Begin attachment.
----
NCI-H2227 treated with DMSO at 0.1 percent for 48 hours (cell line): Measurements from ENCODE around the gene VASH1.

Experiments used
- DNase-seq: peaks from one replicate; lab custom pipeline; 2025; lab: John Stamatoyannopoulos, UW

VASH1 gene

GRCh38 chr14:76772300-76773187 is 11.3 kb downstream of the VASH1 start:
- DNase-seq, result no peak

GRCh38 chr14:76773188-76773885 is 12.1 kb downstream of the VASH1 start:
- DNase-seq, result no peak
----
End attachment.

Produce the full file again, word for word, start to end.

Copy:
NCI-H2227 treated with DMSO at 0.1 percent for 48 hours (cell line): Measurements from ENCODE around the gene VASH1.

Experiments used
- DNase-seq: peaks from one replicate; lab custom pipeline; 2025; lab: John Stamatoyannopoulos, UW

VASH1 gene

GRCh38 chr14:76772300-76773187 is 11.3 kb downstream of the VASH1 start:
- DNase-seq, result no peak

GRCh38 chr14:76773188-76773885 is 12.1 kb downstream of the VASH1 start:
- DNase-seq, result no peak